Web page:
There’s always been this one moment that sticks out very clearly in my mind: it’s 2013 or 2014, and there are three uniformed girls standing under an overcast sky, awaiting their bus home.
I can’t remember much of the context but I know it was the last day of school before a holiday. It might have been Christmas. But I knew we wouldn’t be seeing each other again for a long time. My last class that day was Home Economics and the teacher had let us make whatever we wanted. I either baked a chocolate cake or made a stir fry; whatever it was, I sealed it up in a foil tray that I held close to me, to warm me in the Irish weather.
It was at a bus stop, of all places, where this moment happened. The clarity of it is startling – like a loud voice over white noise. We were three young black girls, just waiting. We joked, fell quiet, watched the cars speed off into the distance and got back to joking. A passer-by might ignore us completely, unaware of how we got there, of the history behind us. We were so different from each other – M was religious, a dab hand at maths & science and very goal-oriented. V played basketball and was one of the funniest people I’ve ever had the pleasure of being friends with. And I was a terrible, angsty teen writer. All of us had had experiences so unlike each other that we might as well have been total strangers. We had navigated our entire lives – labyrinthine, sprawling, emotional – up until then, to find ourselves in one spot, to meet at a point on a giant Cartesian plane.
On the bus all three of us made for the empty top deck. We sat in separate seats, window ones. I remember gazing out through the glass. I felt pensive. I guess M and V felt like that as well, because when I glanced back their eyes were fixed on the outside, too. I wondered where their minds were, what thoughts rumbled through them like freight trains. For me, it was this: our time in secondary was nearing its end, petering out. We balanced precariously on the edge of adulthood: college, relationships, jobs, bigger responsibilities. The end of a five-year era. It made sense that I might never see these people again, but the fact disturbed me also.
The bus pulled into our town. M got off first and she nodded goodbye to myself and V. I still had the foil tray in my hands, tapped on it mindlessly, its contents shifting under my touch. It made me think of Home Ec. class, its wide windows that facilitated plenty of light, the P.E. hall with its giant murals of athletes, the powdery scent of the girls’ bathroom, the untuned piano in the library, the Religion room plush with crimson carpet, that sunshiney upstairs stretch of corridor from which you could see the school’s roof and the tree-lined horizon beyond.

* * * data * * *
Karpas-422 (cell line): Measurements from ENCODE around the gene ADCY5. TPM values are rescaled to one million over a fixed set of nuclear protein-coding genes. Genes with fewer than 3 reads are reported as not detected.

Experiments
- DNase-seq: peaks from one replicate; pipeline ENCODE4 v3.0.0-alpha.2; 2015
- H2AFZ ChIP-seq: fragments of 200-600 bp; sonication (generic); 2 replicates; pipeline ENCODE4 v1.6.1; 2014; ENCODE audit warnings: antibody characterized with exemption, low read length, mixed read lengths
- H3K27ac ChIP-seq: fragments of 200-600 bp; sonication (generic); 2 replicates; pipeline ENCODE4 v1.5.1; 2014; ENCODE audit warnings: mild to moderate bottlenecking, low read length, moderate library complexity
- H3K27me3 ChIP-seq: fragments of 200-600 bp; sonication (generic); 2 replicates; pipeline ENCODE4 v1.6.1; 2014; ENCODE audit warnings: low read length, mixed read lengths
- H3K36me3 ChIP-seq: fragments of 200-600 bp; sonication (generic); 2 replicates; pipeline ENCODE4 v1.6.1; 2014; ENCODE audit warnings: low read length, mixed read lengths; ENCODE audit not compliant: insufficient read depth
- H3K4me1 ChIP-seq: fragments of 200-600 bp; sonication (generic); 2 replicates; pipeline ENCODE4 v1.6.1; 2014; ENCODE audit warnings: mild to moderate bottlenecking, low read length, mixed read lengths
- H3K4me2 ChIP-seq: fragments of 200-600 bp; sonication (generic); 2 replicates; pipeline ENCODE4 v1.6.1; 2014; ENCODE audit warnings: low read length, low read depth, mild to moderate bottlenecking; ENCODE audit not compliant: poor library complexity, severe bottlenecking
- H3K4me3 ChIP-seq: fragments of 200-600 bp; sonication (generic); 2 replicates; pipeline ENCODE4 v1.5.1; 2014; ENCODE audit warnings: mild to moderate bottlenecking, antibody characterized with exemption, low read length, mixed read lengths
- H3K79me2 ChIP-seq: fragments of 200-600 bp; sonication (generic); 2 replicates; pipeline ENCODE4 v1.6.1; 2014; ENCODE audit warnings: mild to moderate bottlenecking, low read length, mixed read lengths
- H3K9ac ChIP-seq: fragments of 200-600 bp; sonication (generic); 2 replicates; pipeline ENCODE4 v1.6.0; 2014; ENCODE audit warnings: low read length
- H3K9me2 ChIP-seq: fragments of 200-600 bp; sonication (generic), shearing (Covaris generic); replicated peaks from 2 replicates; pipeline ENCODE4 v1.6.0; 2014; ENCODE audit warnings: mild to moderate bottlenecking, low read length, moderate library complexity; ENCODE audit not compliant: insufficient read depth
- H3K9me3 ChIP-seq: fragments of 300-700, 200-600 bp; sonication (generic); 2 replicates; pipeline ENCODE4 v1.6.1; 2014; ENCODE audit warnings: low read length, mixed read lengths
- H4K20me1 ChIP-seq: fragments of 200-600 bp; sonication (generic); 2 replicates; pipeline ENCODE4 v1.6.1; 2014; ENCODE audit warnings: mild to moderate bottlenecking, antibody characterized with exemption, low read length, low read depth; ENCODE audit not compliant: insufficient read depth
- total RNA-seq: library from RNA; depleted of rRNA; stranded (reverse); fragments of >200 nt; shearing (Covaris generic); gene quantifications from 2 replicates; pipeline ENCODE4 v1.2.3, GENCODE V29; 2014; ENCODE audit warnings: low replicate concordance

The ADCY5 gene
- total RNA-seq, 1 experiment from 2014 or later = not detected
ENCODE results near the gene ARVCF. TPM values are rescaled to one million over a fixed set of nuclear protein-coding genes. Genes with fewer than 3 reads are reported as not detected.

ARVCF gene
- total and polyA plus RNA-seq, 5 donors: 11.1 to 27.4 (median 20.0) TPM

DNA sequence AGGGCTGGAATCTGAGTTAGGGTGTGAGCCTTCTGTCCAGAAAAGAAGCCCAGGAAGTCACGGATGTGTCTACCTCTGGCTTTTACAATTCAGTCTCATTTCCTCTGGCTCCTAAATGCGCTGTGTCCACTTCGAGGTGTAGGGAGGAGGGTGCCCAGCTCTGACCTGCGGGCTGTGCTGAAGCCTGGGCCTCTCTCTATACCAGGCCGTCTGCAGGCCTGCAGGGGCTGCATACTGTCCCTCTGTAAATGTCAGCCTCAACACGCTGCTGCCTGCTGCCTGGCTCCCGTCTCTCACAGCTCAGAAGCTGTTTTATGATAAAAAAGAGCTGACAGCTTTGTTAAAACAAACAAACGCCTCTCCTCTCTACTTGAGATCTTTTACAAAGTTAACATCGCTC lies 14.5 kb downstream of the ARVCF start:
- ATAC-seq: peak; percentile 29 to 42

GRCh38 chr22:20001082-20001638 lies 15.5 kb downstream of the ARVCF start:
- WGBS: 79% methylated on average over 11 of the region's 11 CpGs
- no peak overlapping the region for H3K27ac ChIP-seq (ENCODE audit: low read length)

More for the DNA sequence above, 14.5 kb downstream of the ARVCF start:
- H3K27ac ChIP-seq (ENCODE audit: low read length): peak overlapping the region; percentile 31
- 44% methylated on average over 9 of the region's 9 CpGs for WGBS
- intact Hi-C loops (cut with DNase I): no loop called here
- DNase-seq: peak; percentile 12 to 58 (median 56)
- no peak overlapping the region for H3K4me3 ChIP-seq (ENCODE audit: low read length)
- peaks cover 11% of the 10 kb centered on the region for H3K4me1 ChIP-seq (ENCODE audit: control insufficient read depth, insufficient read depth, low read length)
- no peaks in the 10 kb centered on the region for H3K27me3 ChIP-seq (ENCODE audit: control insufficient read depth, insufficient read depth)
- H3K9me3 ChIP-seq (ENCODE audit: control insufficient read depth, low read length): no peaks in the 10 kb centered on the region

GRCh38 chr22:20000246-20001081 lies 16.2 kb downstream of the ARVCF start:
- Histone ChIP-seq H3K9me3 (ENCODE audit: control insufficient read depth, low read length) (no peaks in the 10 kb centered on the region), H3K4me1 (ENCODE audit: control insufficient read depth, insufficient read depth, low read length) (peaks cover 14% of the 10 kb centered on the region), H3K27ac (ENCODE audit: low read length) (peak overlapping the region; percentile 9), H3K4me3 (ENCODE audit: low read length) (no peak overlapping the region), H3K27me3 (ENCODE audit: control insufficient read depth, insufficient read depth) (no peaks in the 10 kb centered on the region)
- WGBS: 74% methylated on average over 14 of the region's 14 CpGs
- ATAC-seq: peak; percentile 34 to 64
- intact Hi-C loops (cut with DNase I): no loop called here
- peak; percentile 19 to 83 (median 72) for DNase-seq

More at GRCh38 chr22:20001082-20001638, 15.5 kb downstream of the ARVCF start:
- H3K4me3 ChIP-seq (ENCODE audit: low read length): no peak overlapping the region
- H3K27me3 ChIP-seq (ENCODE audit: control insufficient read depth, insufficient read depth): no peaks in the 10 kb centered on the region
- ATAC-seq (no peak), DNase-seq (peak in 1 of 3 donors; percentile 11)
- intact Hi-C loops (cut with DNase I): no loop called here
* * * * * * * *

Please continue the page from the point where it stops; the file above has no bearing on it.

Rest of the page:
I said bye to V, disembarked from the bus and watched it disappear round the bend.
What is it that makes the most mundane things so captivating? A window’s view, a yellow pole of a stop. The small details of daily life manifest as some kind of philosophy; you see three girls, I see Rumi, Gautama and Confucius flagging down the 40D.
I suppose it’s the recent changes in my life that have made me sentimental. I want to be fifteen again. But for now, I’ll have to keep time travel within the confines of my head. Sometimes I wonder what that past version of me would make of me now. Probably laugh, dismiss my pining. Or say, “you were always one for reminiscing, and it’s done you absolutely no good.” Fair enough, I’d say, continuing to thumb through my graduation book.
I hope V and M and all the friends with whom I shared my time are doing well now. We are scattered across the country, and maybe even the continent, but we are connected by a golden thread. There are parts of our lives that are inextricably tied together, and I am glad of it, to have been in such happy bonds.